""Ken McIntosh in Auckland could do you a new Manx for that price, all up, and probably some change. Lots of change ? ""
Unfortunately Ken has a habit of not answering e mails. I have tried to buy a Manx front brake, and other things this year but he didnt answer any messages so after about 3 attempts I got them from the UK in the end. They were certainly very happy to take my $5000. Ken must be too rich these days! I could try phoning but from Kazakhstan that is a bit hit and miss.
I think his Manxs would go a good $75,000 anyway but I would prefer a G50. Have to get the $ first and that wont be this year :-))
I wish I was ready now becasue the NZ$ and especially the Oz$ are very strong against the UK pound
There are certainly a fair number of G50s and Manx's down this way. At any average club meeting at home you will be about 5 or 6 500s and 350s, Manx 500, 350 and G50 and 7Rs. But at the Pukekohe meeting they can fill a whole grid just with Manxs
Last edited by johnm; 06/06/116:48 am.
Re: Why no road-going G50 or 7R?
#377887 06/08/117:16 pm06/08/117:16 pm
hi ,i am building a v twin version of a g50 engine ,its 1000cc,60 degree twin to my own design,if you need g50 engine new or parts contact mick taberer in england,his the best,especially on price, if you need a number phone me on447900801351,english time between 10am to 5 pm,or leave no.
A friend of mine in Michigan owns a road going Matchless G50CSR (called the Golden Eagle). It is an all original machine in excellent condition. As I recall, they only made 25 examples. Also, you could have bought a new one in 1962 for about $1,195! Would have been a good investment!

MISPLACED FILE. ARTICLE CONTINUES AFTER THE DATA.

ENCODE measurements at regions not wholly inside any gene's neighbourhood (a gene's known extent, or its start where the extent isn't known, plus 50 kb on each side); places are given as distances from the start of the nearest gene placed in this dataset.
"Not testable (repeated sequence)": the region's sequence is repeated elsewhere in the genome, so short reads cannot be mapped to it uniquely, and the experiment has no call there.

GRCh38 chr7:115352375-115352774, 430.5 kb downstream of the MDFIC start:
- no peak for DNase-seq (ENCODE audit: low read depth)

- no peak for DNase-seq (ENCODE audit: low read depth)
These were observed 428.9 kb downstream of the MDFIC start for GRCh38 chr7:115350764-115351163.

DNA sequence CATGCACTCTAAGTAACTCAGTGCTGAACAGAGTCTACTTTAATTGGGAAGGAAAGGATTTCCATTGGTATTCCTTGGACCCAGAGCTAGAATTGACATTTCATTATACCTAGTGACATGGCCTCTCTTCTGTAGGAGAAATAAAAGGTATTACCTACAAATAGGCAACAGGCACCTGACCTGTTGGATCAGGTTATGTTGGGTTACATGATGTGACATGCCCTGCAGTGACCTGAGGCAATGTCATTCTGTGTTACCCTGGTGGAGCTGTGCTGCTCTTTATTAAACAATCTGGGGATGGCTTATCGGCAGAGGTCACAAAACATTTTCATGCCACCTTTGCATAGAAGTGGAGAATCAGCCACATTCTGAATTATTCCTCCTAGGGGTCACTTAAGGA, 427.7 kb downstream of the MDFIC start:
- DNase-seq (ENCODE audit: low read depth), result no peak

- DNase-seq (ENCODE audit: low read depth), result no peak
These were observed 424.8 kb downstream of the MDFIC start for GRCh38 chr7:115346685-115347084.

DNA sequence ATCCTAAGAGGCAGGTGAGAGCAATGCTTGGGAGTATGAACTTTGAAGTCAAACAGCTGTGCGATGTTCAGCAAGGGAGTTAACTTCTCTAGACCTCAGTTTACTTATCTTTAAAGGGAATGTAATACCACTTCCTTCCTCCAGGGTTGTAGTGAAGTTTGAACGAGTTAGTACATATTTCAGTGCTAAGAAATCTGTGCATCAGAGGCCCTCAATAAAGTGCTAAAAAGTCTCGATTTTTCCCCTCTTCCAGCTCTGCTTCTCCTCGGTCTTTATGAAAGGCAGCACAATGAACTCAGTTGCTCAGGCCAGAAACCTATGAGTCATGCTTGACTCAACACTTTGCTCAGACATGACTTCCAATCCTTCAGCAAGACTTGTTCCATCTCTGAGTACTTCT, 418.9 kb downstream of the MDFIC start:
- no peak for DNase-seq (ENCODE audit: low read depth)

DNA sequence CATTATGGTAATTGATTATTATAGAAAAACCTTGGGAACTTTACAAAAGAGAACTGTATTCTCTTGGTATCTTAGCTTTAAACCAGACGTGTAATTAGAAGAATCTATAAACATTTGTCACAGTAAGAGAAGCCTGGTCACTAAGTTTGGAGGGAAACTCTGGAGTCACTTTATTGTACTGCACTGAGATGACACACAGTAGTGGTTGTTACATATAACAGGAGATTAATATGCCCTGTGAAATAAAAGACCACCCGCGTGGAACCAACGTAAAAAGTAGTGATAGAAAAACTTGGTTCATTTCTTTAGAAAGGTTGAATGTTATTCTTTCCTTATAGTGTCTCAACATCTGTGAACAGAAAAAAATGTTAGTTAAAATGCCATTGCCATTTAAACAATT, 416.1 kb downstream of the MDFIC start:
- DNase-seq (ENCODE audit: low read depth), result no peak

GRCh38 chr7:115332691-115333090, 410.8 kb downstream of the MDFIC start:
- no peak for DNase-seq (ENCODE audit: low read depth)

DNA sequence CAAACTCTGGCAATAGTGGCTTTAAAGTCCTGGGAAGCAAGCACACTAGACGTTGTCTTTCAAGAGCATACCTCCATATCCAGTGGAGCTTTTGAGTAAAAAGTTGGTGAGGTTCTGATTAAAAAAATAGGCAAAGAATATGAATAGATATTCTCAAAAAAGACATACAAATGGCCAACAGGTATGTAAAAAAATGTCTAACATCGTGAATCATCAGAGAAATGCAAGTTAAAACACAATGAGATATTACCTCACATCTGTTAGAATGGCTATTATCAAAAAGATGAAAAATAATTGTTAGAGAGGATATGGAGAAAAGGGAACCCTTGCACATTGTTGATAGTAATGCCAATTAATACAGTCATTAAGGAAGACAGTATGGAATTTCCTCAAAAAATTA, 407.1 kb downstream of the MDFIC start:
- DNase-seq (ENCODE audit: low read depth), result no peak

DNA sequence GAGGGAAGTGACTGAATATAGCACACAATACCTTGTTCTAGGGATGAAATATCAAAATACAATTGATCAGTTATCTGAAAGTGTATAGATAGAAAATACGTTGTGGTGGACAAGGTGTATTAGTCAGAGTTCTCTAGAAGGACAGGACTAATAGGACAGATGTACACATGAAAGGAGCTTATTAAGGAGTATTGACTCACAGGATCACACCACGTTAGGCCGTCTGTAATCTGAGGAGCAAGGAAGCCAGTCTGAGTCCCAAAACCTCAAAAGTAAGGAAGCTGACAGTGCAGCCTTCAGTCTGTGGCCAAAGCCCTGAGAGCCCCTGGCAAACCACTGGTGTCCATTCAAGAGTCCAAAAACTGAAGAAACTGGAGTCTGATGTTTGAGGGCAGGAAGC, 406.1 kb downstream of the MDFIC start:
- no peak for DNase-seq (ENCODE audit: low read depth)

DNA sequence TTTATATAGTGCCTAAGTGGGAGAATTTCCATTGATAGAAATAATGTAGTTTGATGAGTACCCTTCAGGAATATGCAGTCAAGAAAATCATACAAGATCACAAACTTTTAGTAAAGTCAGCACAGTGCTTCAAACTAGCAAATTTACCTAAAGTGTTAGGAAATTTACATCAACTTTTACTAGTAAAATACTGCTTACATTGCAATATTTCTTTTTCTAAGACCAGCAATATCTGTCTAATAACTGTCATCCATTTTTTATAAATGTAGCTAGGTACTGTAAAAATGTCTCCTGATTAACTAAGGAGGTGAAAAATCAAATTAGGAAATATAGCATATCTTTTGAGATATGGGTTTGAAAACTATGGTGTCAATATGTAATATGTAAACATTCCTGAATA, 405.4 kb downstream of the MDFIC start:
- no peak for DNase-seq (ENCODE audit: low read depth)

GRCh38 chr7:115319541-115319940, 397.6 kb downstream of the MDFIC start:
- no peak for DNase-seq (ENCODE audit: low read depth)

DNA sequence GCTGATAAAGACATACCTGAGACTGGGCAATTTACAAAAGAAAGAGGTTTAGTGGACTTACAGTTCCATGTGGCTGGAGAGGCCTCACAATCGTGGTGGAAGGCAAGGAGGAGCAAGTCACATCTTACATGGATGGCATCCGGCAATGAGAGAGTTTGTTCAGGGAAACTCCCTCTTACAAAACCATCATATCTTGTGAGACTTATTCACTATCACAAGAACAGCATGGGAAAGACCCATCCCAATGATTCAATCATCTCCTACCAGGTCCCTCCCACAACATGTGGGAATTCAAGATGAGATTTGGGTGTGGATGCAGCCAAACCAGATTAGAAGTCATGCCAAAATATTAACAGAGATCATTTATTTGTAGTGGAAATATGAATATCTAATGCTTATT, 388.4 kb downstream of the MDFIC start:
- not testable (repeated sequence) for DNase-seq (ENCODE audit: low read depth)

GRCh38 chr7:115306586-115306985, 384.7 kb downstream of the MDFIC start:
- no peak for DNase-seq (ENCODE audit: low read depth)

My brother-in-law tells me that a dealer in Georgia had one in his display window for two years and couldn't get it sold. Finally moved it to his attic. I believe that the dealer's son stills owns that bike, but I haven't talked to him personally.
I also know of one other that belongs to a gentlemen in Nebraska. I don't believe he bought it new, but it was about 1966 when I first met him. He had stripped lights from it and was racing it on a dirt oval in Lincoln Nebraska at the time. I hear from others that he has now restored the bike.
A cycle world article of April 1962 did a road test of a Golden Eagle and reported a top speed of 121! Not bad for a 500 and could have definitely gave all of the top road going marques of the day a very hard time.
1952 Mat G80CS 1953 AJS 18CS 1954 Mat G9B 1954 G80CS 1955 Mat G80CS 1956 AJS 18CS 1957 Mat G80 1957 AJS 30 1958 AJS 18CS 1958 AJS 31CS 1959 Mat G80TCS 1960 Mat G80CS 1961 Mat G12CS 1961 Mat G12 1962 Mat G15/45 1964 Mat G12CSR 1966 Mat G12CSR 1967 Mat G15
i worked for matchless in the period of1965 when these bikes were being produced,the race shop built about 15 engines,g50 type,own these an few went into the road going version in england,believe about six were built into g50cs for america,part of a batch that had to be produced to allow was it hollomalisation in america,and a few were sold to road racers,as far as i know the few that were made went to america,because of cost and the slow hand build of the engine by the two remainig race shop engineers,beingarthur keeler and jim bohen .matchless did not make any more as they were in financial straits and shut shortly afterwards.colin seeley took on the rights from this point to manufacture g50 engines at his. workshop in belvedere ,england